This was the first hostel I every stayed in. My sister had to convince me— back then, like many unseasoned travelers, I had a healthy suspicion of the unknown, but my sister knew. Everything had started here. I walked around, touching the walls and taking photos. Everything I had wanted to do back then I had now done. It made me happy and proud and immeasurably sad at the same time— that through all the the years since, all the things I had done and all the things I had worked so hard for, the woman that I had become and the girl I had been were standing together in that place, and waiting for some answer about the world.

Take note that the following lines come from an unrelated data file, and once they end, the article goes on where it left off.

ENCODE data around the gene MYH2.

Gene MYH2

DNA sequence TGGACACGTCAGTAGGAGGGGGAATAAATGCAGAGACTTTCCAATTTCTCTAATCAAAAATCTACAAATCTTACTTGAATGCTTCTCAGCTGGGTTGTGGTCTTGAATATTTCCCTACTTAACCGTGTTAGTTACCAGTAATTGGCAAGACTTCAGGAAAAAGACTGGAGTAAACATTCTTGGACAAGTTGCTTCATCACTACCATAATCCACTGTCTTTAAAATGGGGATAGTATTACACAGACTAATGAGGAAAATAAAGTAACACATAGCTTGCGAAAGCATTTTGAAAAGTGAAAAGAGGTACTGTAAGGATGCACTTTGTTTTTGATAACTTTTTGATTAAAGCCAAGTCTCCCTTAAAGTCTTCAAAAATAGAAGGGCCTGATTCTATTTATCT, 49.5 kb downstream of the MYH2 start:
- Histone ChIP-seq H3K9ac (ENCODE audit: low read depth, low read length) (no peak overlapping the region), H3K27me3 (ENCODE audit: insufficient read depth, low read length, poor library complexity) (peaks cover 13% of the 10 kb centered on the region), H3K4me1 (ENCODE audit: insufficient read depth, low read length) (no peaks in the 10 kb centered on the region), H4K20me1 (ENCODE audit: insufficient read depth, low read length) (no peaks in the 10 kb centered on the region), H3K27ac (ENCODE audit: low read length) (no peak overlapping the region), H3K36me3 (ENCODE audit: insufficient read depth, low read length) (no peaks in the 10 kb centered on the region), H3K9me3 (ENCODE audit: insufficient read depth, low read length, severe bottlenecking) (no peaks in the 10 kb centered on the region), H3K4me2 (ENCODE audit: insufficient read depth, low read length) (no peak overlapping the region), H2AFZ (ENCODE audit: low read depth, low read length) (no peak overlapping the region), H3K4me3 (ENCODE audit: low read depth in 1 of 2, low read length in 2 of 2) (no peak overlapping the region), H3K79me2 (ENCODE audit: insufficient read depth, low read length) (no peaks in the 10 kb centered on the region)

I told Brad during the interview all we needed was for someone to tell us we could choose our path, to show us it was okay to be a little different to move forward in the world. My Aunt did that for me, and my sister did as well. It’s okay to sleep in a room full of people in a strange place, it’s okay to leave and see the world and create new stories. I’m surrounded by people who are constantly surprising me, people doing amazing different things, people I know well and people I’ve never met, paving the way for new generations of small kids in shopping carts making heroes of the people in their lives, the small things like powdered sugar donuts and stories about sharks making every difference in the world.